murder weapon Exh "1" from Sekete is, in any event, not good enough for him where it is not disputed, as is the case here, that Sekete was himself a co-conspirator or a socius criminis in the killing of the deceased in as much as at common law the executive statements and acts of a co-conspirator in furtherance of the common purpose as in casu are admissible against the other or others. See Rex v Cilliers 1937 AD 278 at 285) In this regard it will be recalled that it is the evidence of PW3 Khopiso Kholumo Sempe that it is A1 who actually introduced him to Sekete and that the latter said, in the presence of A1, that M120,000-00 would be paid for the killing of the three Indians in question. It will be recalled further that it is PW3's evidence that he was actually shown the premises of the three intended Indian victims by A1 and Sekete in furtherance of the conspiracy in question. This damaging evidence relating to Sekete was never challenged both in cross examination and in A1's evidence. There is accordingly no reason to doubt it in the circumstances of this case.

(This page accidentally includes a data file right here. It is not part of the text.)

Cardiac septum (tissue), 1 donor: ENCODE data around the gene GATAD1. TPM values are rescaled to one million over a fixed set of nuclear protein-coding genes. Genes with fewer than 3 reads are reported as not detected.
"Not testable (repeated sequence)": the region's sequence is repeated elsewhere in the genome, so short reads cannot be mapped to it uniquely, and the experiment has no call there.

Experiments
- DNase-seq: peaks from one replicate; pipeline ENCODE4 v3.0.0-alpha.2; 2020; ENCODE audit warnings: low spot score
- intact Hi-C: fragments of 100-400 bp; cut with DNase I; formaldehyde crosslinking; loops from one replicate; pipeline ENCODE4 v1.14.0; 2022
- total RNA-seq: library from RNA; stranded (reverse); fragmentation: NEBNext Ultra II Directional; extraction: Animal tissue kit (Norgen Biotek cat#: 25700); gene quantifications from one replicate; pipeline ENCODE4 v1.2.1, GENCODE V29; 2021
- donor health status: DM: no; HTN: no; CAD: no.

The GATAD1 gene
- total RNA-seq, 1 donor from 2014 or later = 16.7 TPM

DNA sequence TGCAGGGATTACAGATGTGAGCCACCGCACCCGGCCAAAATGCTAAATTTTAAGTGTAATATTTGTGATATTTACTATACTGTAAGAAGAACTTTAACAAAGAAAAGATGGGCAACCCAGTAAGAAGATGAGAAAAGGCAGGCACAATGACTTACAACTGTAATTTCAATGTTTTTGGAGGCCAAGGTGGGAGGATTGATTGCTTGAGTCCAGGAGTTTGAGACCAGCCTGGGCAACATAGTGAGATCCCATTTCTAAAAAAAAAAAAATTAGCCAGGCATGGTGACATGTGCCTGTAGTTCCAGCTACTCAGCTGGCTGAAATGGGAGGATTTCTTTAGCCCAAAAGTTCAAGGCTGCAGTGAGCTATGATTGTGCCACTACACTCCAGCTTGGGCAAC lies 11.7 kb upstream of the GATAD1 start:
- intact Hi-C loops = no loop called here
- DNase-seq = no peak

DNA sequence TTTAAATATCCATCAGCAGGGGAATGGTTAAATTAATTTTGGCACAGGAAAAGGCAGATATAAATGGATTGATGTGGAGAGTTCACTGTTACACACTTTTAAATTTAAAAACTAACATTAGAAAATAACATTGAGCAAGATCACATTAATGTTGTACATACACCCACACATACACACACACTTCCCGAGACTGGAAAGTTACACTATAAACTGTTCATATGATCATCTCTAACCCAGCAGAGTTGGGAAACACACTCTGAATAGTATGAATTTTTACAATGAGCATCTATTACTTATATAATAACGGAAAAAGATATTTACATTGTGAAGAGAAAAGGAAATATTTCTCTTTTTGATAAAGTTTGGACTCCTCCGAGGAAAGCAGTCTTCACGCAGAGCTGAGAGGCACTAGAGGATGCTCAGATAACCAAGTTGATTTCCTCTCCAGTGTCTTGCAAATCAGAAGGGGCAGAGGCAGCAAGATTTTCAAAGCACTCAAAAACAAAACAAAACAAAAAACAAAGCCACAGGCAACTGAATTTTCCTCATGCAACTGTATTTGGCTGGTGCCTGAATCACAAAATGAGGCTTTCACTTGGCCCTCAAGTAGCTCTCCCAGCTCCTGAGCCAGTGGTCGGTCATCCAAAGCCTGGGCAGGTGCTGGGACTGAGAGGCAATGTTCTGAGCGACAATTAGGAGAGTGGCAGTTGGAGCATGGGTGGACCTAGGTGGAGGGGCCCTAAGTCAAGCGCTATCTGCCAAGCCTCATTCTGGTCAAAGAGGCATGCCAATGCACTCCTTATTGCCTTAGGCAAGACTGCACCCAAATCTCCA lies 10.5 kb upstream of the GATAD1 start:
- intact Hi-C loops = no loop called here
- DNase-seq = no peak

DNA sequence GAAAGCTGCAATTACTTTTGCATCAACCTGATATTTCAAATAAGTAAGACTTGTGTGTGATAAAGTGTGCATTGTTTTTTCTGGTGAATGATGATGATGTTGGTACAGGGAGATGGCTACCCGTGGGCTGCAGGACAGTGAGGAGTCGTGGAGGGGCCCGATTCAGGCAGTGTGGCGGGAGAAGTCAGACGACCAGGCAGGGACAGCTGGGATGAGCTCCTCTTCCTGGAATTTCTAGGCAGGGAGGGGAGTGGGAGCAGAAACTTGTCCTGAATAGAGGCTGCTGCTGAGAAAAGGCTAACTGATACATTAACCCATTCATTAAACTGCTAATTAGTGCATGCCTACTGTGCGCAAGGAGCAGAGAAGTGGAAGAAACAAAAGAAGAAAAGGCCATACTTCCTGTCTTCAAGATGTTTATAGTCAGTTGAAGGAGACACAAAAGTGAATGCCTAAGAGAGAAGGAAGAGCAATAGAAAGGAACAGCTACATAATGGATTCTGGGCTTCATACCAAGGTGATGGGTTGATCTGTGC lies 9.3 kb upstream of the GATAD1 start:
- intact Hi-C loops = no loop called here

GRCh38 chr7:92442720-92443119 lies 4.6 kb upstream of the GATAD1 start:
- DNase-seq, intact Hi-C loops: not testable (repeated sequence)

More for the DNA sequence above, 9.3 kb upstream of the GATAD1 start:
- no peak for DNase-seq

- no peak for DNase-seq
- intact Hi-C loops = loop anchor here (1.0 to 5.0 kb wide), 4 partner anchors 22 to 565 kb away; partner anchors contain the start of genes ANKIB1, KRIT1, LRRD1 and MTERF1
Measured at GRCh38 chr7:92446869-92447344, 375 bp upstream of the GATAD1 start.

Indeed it is not seriously disputed that there was a conspiracy to kill the three Indians namely the deceased, his wife Fatimabai Abubaker appearing on Count HI and his son Ashraf Abubaker appearing on Count II. In this regard Mr. Phoofolo's cross examination of PW3 on behalf of A1 bears reference. This is how he crisply put it.

"Q. I am suggesting to you then that the reason why you changed your mind (about the conspiracy to kill the three Indians) is because you had not obtained the part payment, which displeased you?

A: Yes."